Some of these imperatives include: creating and compelling business for insurance, building skills and capacity to trigger insurance, product innovation, ensuring positive market discovery, educating customers through sales processes, and considering regulatory treatment of community-based health insurance schemes, thus making the insurance distribution system as flexible as possible and developing a risk-based insurance framework that defines insurance as low risk so as to apply a simplified customer due diligence to it.
Recognizing its importance, FSDT partnered up with the Tanzania Insurance Regulatory Authority (TIRA), Center of Financial Regulation and Inclusion (CENFRI), FinMark Trust (FMT) and Access to Insurance Initiative, to take part in assisting with further development of the insurance sector in Tanzania through different diagnostic studies. These studies are done to analyze the insurance sector in Tanzania, to understand its key drivers and constraints, and hence design ways to see growth in the insurance and non-banking sector. The studies can be found on the FSDT website at www.fsdt.or.tz.
Chrisant Donald, a local Tanzanian agent for various insurance companies in the country said there are many products and services which extend the number of options available so that clients may choose the type of insurance coverage that best suits their requirements.
“As a result of the application of standard procedures in granting licenses to pursue insurance businesses and in performing financial and solvency supervision of insurance companies, there has been steady interest by foreign insurance companies to obtain a license to pursue insurance business in the country,”he stressed.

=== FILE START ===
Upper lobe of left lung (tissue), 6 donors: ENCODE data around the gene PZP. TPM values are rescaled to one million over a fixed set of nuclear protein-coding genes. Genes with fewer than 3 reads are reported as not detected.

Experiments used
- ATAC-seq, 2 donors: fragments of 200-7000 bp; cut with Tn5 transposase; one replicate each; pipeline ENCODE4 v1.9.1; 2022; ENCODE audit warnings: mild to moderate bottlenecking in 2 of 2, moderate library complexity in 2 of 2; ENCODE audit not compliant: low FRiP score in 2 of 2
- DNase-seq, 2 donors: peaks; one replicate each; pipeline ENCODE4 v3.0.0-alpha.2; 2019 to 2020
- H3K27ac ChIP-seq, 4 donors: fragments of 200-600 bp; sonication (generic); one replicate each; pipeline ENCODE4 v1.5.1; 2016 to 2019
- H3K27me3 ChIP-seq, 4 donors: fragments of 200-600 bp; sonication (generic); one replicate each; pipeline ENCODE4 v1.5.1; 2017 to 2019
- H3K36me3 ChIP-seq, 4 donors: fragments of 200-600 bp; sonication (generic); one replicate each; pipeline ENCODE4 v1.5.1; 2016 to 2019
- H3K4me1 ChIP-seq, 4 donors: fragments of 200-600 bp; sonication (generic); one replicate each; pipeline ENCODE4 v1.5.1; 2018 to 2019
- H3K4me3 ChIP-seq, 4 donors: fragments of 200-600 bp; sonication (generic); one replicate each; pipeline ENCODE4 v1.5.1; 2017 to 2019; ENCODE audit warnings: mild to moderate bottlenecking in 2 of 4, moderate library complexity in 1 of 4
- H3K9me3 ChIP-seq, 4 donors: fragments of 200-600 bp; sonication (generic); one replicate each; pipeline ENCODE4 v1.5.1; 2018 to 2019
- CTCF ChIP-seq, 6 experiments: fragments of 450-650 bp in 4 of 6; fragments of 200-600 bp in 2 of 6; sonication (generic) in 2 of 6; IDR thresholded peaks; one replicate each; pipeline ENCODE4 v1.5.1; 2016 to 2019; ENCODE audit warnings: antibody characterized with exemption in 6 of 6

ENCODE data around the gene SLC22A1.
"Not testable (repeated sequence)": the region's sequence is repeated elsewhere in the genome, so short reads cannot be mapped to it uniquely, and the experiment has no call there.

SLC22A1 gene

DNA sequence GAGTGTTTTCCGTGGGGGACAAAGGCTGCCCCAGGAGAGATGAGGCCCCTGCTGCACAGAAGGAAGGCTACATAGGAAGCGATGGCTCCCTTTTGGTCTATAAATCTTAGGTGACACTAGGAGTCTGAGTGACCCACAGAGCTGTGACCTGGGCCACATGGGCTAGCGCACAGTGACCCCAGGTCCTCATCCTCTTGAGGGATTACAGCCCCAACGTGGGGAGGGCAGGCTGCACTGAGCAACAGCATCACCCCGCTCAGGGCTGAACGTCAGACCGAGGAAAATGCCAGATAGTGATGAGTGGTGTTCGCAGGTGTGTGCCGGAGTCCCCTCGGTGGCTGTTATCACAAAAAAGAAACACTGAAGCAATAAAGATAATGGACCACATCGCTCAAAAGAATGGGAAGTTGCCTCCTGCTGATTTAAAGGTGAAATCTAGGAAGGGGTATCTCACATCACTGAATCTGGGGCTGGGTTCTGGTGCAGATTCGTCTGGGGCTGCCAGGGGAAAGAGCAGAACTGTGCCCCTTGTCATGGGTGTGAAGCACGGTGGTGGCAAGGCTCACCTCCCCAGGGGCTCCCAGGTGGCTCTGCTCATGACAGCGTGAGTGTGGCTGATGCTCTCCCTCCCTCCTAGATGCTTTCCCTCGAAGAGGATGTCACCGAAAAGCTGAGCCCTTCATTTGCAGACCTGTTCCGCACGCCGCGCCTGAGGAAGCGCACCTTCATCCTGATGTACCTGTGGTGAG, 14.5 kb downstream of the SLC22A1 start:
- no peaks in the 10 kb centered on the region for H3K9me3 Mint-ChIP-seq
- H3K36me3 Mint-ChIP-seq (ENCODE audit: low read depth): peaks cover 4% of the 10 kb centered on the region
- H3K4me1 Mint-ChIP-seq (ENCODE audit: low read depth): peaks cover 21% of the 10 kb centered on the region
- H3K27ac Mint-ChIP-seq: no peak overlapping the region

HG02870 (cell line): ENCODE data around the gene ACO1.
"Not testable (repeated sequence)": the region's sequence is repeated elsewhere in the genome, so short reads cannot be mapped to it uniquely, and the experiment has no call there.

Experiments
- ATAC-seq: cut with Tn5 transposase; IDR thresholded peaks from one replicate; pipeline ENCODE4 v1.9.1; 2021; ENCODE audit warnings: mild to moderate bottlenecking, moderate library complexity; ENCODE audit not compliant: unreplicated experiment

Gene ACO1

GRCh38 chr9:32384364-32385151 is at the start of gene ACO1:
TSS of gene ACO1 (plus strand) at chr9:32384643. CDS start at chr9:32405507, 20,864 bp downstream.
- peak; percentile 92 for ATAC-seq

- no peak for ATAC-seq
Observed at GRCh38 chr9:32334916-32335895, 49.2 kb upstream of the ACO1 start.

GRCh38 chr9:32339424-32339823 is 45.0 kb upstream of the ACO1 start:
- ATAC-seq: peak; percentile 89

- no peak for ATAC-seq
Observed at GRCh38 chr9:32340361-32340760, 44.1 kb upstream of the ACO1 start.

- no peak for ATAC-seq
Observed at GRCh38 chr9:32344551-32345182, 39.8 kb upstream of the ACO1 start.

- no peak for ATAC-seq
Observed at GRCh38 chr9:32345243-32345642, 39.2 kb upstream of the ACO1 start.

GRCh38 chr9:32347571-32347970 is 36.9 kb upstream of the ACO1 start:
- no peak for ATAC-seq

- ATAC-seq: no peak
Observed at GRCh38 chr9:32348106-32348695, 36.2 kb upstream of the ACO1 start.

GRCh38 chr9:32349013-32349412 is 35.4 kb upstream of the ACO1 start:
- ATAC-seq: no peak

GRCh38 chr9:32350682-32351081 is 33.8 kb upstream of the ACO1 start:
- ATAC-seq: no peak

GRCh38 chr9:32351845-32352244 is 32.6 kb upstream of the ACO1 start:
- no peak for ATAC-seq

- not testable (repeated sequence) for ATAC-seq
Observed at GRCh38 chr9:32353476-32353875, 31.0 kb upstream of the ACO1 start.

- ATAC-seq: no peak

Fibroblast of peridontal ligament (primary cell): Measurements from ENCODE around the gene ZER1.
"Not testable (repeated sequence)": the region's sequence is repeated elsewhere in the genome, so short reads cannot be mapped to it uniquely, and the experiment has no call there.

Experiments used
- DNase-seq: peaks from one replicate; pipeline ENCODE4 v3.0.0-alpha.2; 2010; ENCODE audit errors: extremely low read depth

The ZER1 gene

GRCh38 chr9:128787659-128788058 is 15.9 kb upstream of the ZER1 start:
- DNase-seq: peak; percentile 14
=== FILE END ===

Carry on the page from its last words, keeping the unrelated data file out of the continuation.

“I urge the big insurance companies to collaborate with the country’s Insurance Board to offer a variety of insurance products in order to promote the industry.
Employees of the current supervisory bodies have the opportunity to obtain the latest developments in the insurance market, and hence are better able to exchange relevant information with representatives of supervisory authorities. By improving and communicating to local Tanzanians on the developments in the insurance sector, many locals may engage in undertaking insurance policies that meet their respective needs.
Based on findings by the FSDT the growth in Tanzania’s economy should demonstrate the need for insurers to find new innovative products for the local market. Yet few insurers have made this mind shift yet. They still have a largely “high value low volume” focus. The reasons for not prioritizing retail/mass market opportunities include distribution and premium collection challenges.
To tap into Tanzania’s growing market, insurance companies need scalability in order to be sustainable, thus ensuring they are able to provide to more people via the establishment of efficient administration systems meeting the needs of current and new clients.
To ensure growth of the insurance industry, there is a need to overcome technical and sales skills deficiencies and, particularly, address solvency concerns to ensure that when a company fails it does not tarnish the image of the entire industry. Unless these factors are addressed, there is a risk that the micro-insurance market growth may stall and even if there is consumer fall-out, these matters must be addressed, as this positive outlook will help facilitate a next wave of growth towards an inclusive insurance market in Tanzania.
Written by Theresia Victor